While slowly recovering from a C-section delivery (which disappoints and relieves Shields at the same time), she realizes that something is very wrong. What at first appears to be general anxiety while learning the ropes of motherhood, soon becomes a major burden for Shields and her family of three. From labor onward, she has felt no connection whatsoever to her child and finds she cannot even look at her new child without feeling strange and deeply cynical. In one section of the book, while Shields is still in the hospital, she admits to staring at her daughter’s face and desperately searching for some kind of bond between the two of them, which in her mind does not exist at all. She admits to feeling as if she had just given birth to someone else’s child, and tries to apologize to her child for her lack of maternal instinct and general, paralyzing fear. Breastfeeding feels to Shields like an exercise in torture, and she struggles with feelings of resentment of the whole situation as well as her fear that her child will sense her “rejection” and reject her in turn. Shields spends several weeks in a degenerative depression that she blames on her inadequacies and partly on her daughter, in her weakest moments. She grapples with thoughts of suicide when the fog does not let up and begins to lose faith in everything that had once brought her happiness and contentment. The two most important people in her life (her husband and her new child, Rowan) seem to be suffering greatly on account of her inability to cope. Her guilt mounts and the walls seem to be closing in. She describes her thoughts on pages 71 and 72:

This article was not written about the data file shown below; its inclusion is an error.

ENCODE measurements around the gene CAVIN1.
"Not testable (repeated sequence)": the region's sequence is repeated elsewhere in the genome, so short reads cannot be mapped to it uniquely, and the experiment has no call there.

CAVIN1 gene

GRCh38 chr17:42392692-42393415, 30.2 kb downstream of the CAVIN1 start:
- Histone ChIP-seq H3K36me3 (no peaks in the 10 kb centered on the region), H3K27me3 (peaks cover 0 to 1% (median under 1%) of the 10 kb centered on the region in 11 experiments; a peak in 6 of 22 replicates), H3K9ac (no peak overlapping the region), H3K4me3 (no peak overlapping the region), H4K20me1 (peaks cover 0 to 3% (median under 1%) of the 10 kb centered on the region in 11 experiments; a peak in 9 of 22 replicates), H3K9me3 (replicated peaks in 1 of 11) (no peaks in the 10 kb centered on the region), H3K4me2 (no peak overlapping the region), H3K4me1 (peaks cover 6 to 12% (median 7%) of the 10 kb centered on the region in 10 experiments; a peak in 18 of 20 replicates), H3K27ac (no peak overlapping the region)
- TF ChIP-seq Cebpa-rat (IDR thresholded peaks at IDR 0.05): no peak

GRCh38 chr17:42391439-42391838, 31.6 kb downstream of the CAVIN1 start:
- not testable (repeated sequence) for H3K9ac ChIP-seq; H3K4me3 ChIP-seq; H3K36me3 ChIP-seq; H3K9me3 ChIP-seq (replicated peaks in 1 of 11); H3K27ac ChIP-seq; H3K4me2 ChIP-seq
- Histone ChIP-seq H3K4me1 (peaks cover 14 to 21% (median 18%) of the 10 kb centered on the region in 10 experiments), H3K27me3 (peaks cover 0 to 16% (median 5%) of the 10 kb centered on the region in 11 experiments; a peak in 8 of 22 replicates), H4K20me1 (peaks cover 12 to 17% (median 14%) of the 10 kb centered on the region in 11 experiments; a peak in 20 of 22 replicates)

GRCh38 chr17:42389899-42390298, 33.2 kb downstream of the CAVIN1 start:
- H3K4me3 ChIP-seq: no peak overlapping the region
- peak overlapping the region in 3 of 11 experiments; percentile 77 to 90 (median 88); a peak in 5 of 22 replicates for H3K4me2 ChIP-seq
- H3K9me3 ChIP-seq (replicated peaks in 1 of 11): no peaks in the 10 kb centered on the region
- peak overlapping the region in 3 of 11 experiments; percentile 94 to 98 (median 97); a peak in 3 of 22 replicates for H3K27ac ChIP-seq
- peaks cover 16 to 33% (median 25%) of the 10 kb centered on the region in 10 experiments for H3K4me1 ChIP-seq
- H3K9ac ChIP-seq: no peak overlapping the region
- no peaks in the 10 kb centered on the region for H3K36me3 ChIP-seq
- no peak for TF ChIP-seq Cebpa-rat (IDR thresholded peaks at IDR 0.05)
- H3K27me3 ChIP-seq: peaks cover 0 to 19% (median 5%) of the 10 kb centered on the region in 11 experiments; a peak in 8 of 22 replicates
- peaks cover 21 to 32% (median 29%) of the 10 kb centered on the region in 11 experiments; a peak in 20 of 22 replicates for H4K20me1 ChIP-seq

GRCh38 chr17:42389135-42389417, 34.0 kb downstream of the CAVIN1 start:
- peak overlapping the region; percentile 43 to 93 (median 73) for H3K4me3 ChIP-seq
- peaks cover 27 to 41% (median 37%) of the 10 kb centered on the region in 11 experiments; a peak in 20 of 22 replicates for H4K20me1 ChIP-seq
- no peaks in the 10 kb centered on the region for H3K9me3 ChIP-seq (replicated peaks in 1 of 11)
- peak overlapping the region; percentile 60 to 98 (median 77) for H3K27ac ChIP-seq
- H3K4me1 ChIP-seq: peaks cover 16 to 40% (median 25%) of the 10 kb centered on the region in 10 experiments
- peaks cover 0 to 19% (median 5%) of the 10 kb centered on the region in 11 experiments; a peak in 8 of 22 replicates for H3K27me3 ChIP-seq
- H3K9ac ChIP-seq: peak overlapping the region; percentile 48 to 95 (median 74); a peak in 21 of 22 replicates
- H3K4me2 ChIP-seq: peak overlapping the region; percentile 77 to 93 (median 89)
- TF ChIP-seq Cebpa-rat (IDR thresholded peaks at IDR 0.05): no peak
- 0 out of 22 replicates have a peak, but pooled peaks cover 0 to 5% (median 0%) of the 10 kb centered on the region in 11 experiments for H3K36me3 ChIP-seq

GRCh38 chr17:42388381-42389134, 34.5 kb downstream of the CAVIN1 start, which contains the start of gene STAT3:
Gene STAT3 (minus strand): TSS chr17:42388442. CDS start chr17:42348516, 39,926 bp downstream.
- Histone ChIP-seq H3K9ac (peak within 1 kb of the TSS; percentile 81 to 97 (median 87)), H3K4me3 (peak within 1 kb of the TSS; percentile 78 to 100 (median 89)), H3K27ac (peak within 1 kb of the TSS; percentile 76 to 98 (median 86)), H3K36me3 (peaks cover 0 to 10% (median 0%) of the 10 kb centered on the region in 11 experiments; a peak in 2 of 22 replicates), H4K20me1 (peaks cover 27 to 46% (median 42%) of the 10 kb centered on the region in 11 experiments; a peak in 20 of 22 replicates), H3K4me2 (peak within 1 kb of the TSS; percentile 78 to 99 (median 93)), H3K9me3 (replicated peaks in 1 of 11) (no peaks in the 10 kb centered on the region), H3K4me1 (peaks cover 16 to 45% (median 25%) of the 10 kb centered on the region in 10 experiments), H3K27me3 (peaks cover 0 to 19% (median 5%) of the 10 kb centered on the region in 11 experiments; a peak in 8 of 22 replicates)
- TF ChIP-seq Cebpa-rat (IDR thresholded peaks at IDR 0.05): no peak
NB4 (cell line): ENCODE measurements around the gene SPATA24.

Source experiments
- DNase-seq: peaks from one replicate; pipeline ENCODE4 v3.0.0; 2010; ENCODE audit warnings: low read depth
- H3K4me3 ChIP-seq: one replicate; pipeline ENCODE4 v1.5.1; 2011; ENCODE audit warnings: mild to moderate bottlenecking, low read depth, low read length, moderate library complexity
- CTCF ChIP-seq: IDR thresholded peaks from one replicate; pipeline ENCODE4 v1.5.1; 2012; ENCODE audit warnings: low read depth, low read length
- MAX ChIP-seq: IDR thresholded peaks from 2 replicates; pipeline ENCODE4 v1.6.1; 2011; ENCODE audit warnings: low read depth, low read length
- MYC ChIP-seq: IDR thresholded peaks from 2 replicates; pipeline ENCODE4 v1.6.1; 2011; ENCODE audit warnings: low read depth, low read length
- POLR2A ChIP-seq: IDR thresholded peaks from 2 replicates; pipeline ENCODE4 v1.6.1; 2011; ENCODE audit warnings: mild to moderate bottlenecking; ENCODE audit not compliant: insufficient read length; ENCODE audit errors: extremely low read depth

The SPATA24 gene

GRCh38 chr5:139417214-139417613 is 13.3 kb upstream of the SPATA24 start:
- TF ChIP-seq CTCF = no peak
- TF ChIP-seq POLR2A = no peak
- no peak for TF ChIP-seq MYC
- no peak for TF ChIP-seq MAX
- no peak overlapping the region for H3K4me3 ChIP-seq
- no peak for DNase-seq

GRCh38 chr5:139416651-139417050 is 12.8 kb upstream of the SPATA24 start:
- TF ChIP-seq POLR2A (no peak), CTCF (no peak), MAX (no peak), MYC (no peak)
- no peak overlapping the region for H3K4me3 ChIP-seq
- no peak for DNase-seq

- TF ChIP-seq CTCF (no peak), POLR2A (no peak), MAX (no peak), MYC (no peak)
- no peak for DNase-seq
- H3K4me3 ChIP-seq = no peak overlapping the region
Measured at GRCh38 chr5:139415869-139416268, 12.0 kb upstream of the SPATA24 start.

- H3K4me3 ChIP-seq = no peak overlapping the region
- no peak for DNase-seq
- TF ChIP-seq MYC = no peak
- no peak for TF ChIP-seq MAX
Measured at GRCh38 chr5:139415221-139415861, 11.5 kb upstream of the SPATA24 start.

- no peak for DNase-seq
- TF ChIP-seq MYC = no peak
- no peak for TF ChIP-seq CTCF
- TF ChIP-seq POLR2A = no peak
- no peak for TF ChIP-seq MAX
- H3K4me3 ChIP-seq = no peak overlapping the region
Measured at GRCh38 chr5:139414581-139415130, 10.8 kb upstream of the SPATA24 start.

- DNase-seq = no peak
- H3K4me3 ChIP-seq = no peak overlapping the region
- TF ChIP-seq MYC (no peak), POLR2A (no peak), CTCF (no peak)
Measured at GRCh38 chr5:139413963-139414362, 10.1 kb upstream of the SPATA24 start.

“I was desperate to have a natural and healthy connection with my daughter, but it was feeling so forced. It was as if I were trapped behind a thick glass wall. I had never felt apathy in my life, and when I had least expected it, it crept in and took over. I couldn’t shake the feeling of doom and gloom that pervaded each moment. I was afraid of myself and felt threatened by the dangerous thoughts running so calmly through my head. They all felt too real. When would I wake up from this bad dream?”

Eventually, the sadness does not pass (she pretty much bypasses the “baby blues” on the way to postpartum depression) and it dawns on Shields that she needs help. The major problem with this recognition is that she doesn’t realize what she needs help for, or how to reach out for it. The initially comforting words from family and friends have morphed into comments of alarm and uneasiness, and her endless crying jags and self-pity parties add up to more depression than she thought humanly possible. She constantly wonders: “Why don’t I love my daughter? Why can’t I express my love for her?”